Frozen embryos and the obligation to adopt

Bruce P. Blackshaw, Nicholas Colgrove

Research output: Contribution to journalArticlepeer-review

Abstract

Rob Lovering has developed an interesting new critique of views that regard embryos as equally valuable as other human beings: the moral argument for frozen human embryo adoption. The argument is aimed at those who believe that the death of a frozen embryo is a very bad thing, and Lovering concludes that some who hold this view ought to prevent one of these deaths by adopting and gestating a frozen embryo. Contra Lovering, we show that there are far more effective strategies for preserving the lives of frozen embryos than adoption. Moreover, we point out that those who regard the deaths of frozen embryos as a very bad thing will generally regard the deaths of all embryos as a very bad thing, whether they are discarded embryos, aborted embryos or embryos that spontaneously abort. This entails that these other embryos must be taken into account when considering moral obligations, as well as other human lives at risk from preventable causes.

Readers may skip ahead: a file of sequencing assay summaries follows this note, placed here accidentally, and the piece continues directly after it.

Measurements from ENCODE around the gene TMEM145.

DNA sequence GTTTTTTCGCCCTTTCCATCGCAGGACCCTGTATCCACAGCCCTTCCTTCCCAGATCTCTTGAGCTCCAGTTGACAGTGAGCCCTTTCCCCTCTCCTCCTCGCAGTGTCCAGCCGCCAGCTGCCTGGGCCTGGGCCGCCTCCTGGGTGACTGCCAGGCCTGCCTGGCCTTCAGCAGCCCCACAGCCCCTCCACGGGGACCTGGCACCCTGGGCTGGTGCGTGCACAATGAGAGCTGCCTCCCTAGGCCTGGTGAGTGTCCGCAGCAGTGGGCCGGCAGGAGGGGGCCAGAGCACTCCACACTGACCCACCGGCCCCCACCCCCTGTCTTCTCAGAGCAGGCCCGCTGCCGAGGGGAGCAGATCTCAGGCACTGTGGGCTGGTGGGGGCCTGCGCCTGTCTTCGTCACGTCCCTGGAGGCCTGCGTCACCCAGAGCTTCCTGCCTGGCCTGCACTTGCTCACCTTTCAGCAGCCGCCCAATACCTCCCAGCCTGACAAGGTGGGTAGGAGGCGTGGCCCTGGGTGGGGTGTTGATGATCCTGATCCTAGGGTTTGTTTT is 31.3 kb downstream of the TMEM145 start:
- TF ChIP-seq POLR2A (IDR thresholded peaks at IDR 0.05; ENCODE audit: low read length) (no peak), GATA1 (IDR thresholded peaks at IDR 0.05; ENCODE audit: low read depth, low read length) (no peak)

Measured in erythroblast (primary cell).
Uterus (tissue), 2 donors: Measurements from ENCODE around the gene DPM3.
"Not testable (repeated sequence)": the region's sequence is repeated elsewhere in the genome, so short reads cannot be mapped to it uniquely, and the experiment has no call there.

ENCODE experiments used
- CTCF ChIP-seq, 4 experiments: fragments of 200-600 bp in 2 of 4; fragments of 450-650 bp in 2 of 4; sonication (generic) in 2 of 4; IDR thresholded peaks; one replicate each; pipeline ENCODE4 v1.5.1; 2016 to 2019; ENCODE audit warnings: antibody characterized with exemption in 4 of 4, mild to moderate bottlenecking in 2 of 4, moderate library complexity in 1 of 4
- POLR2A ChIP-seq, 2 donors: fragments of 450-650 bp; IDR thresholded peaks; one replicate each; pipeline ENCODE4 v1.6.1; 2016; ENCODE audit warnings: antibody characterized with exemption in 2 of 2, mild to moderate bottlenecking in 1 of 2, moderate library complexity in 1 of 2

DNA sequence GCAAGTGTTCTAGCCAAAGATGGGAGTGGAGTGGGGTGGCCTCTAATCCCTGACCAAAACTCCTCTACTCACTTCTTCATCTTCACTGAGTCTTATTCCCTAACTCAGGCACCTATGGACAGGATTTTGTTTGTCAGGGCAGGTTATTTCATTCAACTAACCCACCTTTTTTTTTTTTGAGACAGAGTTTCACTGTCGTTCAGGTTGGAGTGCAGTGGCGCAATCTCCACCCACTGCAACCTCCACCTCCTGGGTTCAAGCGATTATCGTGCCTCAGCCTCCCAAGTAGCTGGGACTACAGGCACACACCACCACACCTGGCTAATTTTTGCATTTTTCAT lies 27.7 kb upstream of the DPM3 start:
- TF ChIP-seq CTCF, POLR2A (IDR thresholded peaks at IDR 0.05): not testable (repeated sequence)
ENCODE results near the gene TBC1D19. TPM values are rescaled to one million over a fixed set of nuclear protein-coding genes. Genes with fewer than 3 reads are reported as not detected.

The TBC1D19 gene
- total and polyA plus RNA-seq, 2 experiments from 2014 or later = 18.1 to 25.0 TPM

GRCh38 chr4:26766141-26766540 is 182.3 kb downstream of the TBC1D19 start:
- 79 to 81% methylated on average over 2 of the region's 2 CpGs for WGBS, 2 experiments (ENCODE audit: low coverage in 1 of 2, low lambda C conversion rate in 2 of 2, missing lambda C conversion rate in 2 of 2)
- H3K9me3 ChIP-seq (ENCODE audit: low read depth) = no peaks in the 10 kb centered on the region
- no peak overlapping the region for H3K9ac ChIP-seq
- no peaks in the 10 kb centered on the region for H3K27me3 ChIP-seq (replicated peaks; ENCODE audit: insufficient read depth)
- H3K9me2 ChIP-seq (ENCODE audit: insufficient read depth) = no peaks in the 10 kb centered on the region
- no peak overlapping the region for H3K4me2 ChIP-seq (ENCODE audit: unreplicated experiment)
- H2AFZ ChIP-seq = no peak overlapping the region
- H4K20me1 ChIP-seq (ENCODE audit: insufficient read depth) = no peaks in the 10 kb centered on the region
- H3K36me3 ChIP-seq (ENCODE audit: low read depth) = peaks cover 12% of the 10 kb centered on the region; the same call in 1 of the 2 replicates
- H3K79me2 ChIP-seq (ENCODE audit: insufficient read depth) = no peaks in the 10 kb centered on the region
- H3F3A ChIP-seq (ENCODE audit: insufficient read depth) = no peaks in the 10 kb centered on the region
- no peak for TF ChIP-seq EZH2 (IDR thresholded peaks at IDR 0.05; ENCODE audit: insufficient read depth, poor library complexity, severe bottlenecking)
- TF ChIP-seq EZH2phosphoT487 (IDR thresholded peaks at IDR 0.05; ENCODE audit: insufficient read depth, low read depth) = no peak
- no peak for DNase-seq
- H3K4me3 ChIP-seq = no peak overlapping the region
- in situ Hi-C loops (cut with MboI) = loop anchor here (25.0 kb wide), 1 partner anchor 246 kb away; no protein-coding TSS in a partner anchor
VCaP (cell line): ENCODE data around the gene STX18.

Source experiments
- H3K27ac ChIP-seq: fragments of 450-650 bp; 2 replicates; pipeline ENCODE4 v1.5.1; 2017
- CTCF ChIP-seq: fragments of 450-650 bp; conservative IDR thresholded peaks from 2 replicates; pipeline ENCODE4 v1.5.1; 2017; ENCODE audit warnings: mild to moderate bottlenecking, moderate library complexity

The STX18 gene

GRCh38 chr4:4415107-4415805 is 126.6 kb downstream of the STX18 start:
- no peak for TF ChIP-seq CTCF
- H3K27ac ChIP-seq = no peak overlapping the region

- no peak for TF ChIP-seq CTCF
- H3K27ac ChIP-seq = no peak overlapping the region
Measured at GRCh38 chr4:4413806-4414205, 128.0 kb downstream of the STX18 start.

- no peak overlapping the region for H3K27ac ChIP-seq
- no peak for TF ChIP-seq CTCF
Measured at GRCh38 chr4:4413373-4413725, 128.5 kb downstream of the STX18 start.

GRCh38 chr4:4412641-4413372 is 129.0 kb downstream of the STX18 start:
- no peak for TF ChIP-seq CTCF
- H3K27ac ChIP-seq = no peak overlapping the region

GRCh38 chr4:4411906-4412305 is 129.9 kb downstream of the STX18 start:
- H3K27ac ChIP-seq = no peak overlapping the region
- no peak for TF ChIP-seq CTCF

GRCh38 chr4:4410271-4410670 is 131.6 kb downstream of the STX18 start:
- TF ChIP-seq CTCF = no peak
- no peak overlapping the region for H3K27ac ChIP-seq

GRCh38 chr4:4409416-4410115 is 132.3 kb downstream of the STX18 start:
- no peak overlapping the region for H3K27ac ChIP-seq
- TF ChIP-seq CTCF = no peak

Original languageEnglish
Pages (from-to)857-861
JournalBioethics
Volume34
Issue number8
DOIs
Publication statusPublished - 3 Oct 2020

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